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Army reservist James Topp speaks to a crowd during a protest against COVID-19 health measures, in Ottawa, on June 30.Spencer Colby/The Canadian Press

The Canadian soldier charged with speaking against federal vaccine mandates while wearing his uniform and who recently led a march to Ottawa is now facing a court martial.

Warrant Officer James Topp’s lawyer says the army reservist was recently notified that he will be allowed to have his case heard in a military court instead of by his chain of command.

Phillip Millar says the decision represents a second about-face after the military initially offered his client a court martial, only to rescind the offer and send his case to his unit commanders.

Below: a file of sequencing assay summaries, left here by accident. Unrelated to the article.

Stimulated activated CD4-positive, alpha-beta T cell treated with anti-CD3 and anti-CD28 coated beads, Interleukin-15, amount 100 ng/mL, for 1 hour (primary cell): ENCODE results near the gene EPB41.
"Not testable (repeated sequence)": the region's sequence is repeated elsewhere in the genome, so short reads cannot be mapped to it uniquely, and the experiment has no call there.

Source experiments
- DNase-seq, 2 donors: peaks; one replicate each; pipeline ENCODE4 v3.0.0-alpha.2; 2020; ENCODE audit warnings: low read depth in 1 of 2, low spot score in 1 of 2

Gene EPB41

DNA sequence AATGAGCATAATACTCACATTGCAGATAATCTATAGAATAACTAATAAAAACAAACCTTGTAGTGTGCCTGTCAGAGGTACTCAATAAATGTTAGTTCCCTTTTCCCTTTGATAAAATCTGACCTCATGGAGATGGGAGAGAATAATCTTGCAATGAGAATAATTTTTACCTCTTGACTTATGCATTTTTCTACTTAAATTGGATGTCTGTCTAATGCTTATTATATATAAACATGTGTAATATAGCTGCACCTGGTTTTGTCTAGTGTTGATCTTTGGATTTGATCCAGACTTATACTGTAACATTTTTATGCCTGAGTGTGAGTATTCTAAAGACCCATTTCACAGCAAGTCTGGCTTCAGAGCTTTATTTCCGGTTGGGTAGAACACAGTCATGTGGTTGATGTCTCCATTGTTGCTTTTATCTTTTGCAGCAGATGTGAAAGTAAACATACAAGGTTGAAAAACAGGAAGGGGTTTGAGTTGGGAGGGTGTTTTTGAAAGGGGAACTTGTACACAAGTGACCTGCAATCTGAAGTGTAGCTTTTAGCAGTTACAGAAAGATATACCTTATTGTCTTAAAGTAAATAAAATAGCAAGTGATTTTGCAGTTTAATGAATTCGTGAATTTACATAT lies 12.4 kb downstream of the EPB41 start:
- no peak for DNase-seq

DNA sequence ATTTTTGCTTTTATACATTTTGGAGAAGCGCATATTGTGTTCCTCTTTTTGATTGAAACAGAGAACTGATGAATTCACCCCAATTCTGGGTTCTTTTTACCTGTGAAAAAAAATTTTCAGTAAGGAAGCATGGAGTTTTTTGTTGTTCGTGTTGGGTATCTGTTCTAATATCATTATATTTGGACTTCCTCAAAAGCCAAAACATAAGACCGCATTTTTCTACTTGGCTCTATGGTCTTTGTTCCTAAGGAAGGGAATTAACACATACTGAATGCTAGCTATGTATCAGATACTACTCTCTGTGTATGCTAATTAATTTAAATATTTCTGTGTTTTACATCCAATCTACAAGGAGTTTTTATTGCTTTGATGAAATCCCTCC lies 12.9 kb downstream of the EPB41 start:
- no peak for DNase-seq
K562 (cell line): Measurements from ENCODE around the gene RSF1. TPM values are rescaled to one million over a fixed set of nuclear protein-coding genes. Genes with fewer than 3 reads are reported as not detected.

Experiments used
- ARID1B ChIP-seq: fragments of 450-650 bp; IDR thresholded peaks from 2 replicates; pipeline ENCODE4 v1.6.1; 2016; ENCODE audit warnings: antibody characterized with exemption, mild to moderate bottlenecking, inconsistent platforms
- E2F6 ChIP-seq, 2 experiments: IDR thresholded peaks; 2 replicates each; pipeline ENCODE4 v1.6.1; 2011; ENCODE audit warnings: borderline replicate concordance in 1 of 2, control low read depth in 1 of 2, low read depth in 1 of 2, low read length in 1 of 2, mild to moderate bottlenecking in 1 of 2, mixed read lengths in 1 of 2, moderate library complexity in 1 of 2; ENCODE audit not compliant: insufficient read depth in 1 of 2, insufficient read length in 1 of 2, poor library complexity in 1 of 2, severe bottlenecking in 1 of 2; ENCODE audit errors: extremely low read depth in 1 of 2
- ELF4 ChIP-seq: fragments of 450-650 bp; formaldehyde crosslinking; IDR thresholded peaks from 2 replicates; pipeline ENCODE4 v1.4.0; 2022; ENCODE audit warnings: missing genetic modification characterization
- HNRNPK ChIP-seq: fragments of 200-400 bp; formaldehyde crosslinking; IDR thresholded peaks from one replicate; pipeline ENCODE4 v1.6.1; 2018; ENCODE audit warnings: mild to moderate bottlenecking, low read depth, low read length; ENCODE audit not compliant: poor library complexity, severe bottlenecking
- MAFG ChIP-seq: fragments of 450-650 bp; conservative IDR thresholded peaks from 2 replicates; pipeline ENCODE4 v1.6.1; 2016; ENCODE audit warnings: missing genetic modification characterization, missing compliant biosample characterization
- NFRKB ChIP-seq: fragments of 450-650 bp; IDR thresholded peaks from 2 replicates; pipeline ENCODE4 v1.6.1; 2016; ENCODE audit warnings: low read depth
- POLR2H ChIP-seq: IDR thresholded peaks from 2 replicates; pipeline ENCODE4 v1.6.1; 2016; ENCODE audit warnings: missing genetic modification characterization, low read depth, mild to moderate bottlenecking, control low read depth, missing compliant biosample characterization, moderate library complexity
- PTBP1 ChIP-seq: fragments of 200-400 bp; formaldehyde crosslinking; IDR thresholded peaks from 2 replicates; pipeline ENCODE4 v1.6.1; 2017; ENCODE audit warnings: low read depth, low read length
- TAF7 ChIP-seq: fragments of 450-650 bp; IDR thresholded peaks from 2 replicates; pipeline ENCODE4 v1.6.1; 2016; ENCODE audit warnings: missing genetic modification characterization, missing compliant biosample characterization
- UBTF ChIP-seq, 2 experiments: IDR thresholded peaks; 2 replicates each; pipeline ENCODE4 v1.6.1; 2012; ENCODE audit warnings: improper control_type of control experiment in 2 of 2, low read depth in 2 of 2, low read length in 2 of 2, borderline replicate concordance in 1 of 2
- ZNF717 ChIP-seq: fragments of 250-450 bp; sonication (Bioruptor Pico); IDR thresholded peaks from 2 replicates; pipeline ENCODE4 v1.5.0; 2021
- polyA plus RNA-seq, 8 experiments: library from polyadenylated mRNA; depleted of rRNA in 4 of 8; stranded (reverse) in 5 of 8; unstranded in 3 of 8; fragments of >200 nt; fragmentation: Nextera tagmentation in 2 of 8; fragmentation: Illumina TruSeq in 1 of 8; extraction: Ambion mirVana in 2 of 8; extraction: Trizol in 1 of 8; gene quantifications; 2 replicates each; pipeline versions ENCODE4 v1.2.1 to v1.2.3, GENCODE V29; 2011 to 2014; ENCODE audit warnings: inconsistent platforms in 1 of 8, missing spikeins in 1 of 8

Topp was charged in February with two counts of conduct to the prejudice of good order and discipline after publicly criticizing federal vaccine requirements while wearing his uniform.

He later led a months-long march from Vancouver that ended in Ottawa last week and was supported by many of the same organizers as this year’s “Freedom Convoy.”

Military law experts say the decision to allow a court martial raises the stakes for Topp by increasing the potential penalties should he be found guilty.

Yet they say it also means his trial will receive much more public attention and he will be allowed to have legal representation at trial, which wouldn’t have necessarily been the case if he was tried by his commanding officer.

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